Internal metronome

Discussion in 'Trumpet Discussion' started by alant, Feb 8, 2013.

  1. alant

    alant Pianissimo User

    Aug 18, 2009
    Rochdale UK
    Okay my reading is'nt bad now i know the values of rests and notes however i cannot 'feel' the beat! For example say i play for 10 bars then 3.5 bars rest then come in on the second note of a bar for three notes, no chance the music has gone i'm on catch up now. How do you feel the beat, I know there must be many out there with the same problem, Help! how did others overcome this issue?
  2. gmonady

    gmonady Utimate User

    Jan 28, 2011
    Dayton, Ohio
    Try tapping your feet... These ARE the musician's gift to music... But do get a steady rhythm going with your feet before you start to play.
  3. Sharvey

    Sharvey Pianissimo User

    Dec 25, 2012
    The only way I can deal with this timing issue is to always use a metrone when I practice so I learn to count accurately. When I play I start counting from the beginning of the piece. After a while the counting becomes more intuitive. But I always use a metronome when I practice at home.
  4. Vulgano Brother

    Vulgano Brother Moderator Staff Member

    Mar 23, 2006
    Parts Unknown
    Subdivide and conquer.

    Most beginning methods show us how a four beat note can be divided into halves, quarters, sixteenths, etc. That is theory. In practice, our internal metronome is held together by counting not the one, but rather the halves, quarters, sixteenths, etc. A pendulum clock can only strike the hour accurately if the pendulum is set to an accurate one second interval.
  5. Kendall

    Kendall Piano User

    Jan 21, 2013
    I would advise sub division, as a bass player I was pants at sub division so would employ random body movement to help me (such as foot tapping) with sub division, much to the extreme distress of most people around me - as they would normally believe I was out of time - how very dare they!!! I hate to thin what I looked like jigging along at the back!
  6. Joe44

    Joe44 Pianissimo User

    Apr 21, 2011
    Upstate Ny
    Yes. This is my main issue. It is frustrating for me when I am counting in Band practice, thinking I am counting right, and then coming in early (or late) :dontknow: I find out I was counting right for the 18 or so measures but it was the last few beats I didn't count. The thing is, I don't subdivide (very often). It is hard to subdivide especially while playing. For me, I play best when I am playing something I can "hear" in my head. Is it similar for you, Alant?
  7. chenzo

    chenzo Piano User

    Jul 18, 2008
    When I come across a difficult phrase in the music I will get my pencil out and draw a light line on each of the beats through the bars needed.
    this way the bars have been divided up into the beats and it seems a little easier to read and follow were you are.

    Attached Files:

  8. lou gonzalez

    lou gonzalez New Friend

    Feb 18, 2009
    henderson nv
    set the met. to 2 & 4/play simple tunes with a swing feel, emphasizing 2&4/listen to 40's swing, it's easier to feel than bop or later styles
    play hard, swing has a thrust and drive-it's for dancin/go slow, think it through, visualize the moves, execute, stop, rethink, visualize...
    stop when you feel wrong. it can be tedious, so try a 4 minute session, do somethin else, go back. put the horn down,sit with the met. and sing parts, swing style, making the rhythms part of you by tapping them, clapping and singing-the more physical you get, the deeper the imprint/this also works with reading writin & 'rithmatik/you will learn mo' bettah by using the body to imprint the thing you wanna learn..the rests are easier if you know the tune-so go look at whats happening wheile you are counting-and a great player sat next to me counting silently, forming the words "ONE234TWO234THREE234" as he cointed, and he used his fingers to mark each bar on the short rests, and to mark each phrase on the long rests, one for each 8 bars we were out.he was using his hands to keep his plce while he read ahead-figuring out the next breath cycle, the attacks he would use, the dynamics, the phrasing, the lift and drop he would use/and by the last 3 bars rest, he was breathing deeper, getting his feet planted, his body weight onto his feet, sitting up taller, getting the horn to his face, till the last 3 beats rest he was tanking up with a big breath, relaxed, slow, and BANG!!!! he hit the next FF high note like a grand slam outta yankee stadium. beautiful, relaxed, open, perfectly phrased,he made it sound effortless...later, he said he had already seen and heard himself doing it in his head, just like he did it in the practice room with the exercise books...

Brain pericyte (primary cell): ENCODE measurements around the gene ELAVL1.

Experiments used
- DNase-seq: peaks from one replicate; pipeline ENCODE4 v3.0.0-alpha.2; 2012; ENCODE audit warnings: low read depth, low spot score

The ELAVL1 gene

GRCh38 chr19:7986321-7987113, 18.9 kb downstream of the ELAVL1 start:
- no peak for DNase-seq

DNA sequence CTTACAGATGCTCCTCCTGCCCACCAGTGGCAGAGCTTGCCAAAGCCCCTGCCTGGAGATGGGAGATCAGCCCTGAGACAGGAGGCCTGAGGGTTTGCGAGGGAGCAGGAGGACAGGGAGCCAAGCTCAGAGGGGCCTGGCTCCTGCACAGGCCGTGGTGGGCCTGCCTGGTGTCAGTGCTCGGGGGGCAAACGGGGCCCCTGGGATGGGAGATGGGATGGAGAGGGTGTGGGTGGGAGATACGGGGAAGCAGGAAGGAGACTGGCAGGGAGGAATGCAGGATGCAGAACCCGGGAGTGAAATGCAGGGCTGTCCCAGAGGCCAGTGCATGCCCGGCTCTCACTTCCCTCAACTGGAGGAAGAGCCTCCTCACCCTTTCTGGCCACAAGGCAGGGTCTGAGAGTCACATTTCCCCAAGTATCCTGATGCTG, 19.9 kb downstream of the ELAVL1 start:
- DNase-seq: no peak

Last edited: Feb 8, 2013
  9. Joe44

    Joe44 Pianissimo User

    Apr 21, 2011
    Upstate Ny
    A very good structured approach, I like it :thumbsup:! I haven't thought of like this in quite a while. Visualizing yourself playing the phrase before you play it. Great! Thanks Lou :D.
  10. alant

    alant Pianissimo User

    Aug 18, 2009
    Rochdale UK
    Its not normally during playing that i struggle, sure i dont hold some notes long enough. It is more as i come to a rest part (not such a problem on slow music). I will loose where when i stop playing, rest, play a few notes, rest, play a few notes. By the time i get to the next long piece i have to play i am not confident where i am up to. My music teacher says just pick it up at the nex bar... not easy to do if you have lost count and you cant feel it. It is easy when you know a piece, bt sometimes the music is not written as you know it.

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